• Birth defects, such as biliary atresia. It is the most common reason for liver transplants in children in the United States.
  • Inflammation, which can cause scarring. Over time, this can lead to liver failure.

NIH: National Institute of Diabetes and Digestive and Kidney Diseases

  • ALP - blood test (Medical Encyclopedia)
  • Bile duct obstruction (Medical Encyclopedia)
  • Biliary atresia (Medical Encyclopedia)
  • Biliary stricture (Medical Encyclopedia)
  • Cholangitis (Medical Encyclopedia)
  • Cholestasis (Medical Encyclopedia)
  • ERCP (Medical Encyclopedia)
  • Gamma-glutamyl transpeptidase (GGT) blood test (Medical Encyclopedia)
  • Primary biliary cirrhosis (Medical Encyclopedia)

[Learn More]

Gallstones

Also called: Cholelithiasis

Your gallbladder is a pear-shaped organ under your liver. It stores bile, a fluid made by your liver to digest fat. As your stomach and intestines digest food, your gallbladder releases bile through a tube called the common bile duct. The duct connects your gallbladder and liver to your small intestine.

Your gallbladder is most likely to give you trouble if something blocks the flow of bile through the bile ducts. That is usually a gallstone. Gallstones form when substances in bile harden. Gallstone attacks usually happen after you eat. Signs of a gallstone attack may include nausea, vomiting, or pain in the abdomen, back, or just under the right arm.

Gallstones are most common among older adults, women, overweight people, Native Americans and Mexican Americans.

Gallstones are often found during imaging tests for other health conditions. If you do not have symptoms, you usually do not need treatment. The most common treatment is removal of the gallbladder. Fortunately, you can live without a gallbladder. Bile has other ways to reach your small intestine.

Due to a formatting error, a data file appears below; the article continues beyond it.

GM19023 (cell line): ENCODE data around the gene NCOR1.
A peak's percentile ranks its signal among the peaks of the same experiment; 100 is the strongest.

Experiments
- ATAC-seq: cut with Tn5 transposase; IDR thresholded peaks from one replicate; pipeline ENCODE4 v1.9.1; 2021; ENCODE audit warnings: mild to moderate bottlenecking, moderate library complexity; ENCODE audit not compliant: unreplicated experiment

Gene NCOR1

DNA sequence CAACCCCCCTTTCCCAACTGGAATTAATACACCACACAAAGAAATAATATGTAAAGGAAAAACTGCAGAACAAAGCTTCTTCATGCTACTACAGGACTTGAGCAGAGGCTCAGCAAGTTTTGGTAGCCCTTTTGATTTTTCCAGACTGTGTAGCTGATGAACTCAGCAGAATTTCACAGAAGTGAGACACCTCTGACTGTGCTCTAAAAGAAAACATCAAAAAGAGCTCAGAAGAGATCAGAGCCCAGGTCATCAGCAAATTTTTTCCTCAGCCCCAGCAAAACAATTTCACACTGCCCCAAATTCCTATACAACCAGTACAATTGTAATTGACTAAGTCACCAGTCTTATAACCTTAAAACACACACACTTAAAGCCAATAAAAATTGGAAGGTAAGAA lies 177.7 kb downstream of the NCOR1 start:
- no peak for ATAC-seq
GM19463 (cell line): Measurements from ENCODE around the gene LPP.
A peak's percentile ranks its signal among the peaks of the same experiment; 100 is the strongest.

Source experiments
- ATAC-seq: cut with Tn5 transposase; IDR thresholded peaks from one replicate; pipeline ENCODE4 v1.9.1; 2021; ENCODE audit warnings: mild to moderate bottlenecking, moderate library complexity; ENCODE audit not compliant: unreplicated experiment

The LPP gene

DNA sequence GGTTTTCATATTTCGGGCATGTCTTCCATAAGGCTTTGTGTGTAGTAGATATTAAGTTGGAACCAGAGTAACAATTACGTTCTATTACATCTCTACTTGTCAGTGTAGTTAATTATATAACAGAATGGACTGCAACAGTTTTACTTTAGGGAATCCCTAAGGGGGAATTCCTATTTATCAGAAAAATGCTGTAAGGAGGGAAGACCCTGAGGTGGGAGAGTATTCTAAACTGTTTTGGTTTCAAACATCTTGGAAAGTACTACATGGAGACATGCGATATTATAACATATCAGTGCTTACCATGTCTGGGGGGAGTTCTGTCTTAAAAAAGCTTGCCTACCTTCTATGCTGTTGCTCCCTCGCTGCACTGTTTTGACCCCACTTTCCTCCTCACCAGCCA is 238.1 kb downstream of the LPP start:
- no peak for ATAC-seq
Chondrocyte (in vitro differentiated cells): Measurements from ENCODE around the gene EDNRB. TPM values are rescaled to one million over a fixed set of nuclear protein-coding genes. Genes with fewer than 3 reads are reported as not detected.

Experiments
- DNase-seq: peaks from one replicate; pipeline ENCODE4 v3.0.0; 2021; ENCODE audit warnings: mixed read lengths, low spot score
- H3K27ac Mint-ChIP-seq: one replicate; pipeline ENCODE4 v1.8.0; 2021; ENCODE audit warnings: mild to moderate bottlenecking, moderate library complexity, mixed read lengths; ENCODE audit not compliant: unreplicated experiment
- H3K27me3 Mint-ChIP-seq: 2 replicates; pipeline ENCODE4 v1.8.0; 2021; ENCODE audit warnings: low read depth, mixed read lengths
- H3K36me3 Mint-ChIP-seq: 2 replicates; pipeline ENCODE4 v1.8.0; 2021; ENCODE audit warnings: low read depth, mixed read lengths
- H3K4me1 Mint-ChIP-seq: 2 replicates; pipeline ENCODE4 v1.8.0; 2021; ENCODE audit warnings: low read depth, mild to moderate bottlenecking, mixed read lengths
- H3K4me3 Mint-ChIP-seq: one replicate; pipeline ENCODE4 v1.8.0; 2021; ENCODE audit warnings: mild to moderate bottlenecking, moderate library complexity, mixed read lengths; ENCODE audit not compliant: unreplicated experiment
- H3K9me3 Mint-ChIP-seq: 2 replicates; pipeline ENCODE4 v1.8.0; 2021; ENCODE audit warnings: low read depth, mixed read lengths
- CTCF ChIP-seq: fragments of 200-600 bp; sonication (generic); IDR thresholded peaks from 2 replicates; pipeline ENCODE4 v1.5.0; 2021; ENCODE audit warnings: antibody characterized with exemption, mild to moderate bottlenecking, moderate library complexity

NIH: National Institute of Diabetes and Digestive and Kidney Diseases

  • Choledocholithiasis (Medical Encyclopedia)
  • ERCP (Medical Encyclopedia)
  • Gallbladder removal - laparoscopic (Medical Encyclopedia)
  • Gallbladder removal - laparoscopic - discharge (Medical Encyclopedia)
  • Gallbladder removal - open (Medical Encyclopedia)
  • Gallstones (Medical Encyclopedia)
  • Gallstones - NIH (National Institute of Diabetes and Digestive and Kidney Diseases)

[Learn More]

ICD-10 Footnotes

General Equivalence Map Definitions
The ICD-10 and ICD-9 GEMs are used to facilitate linking between the diagnosis codes in ICD-9-CM and the new ICD-10-CM code set. The GEMs are the raw material from which providers, health information vendors and payers can derive specific applied mappings to meet their needs.

  • Approximate Flag - The approximate flag is on, indicating that the relationship between the code in the source system and the code in the target system is an approximate equivalent.
  • No Map Flag - The no map flag indicates that a code in the source system is not linked to any code in the target system.
  • Combination Flag - The combination flag indicates that more than one code in the target system is required to satisfy the full equivalent meaning of a code in the source system.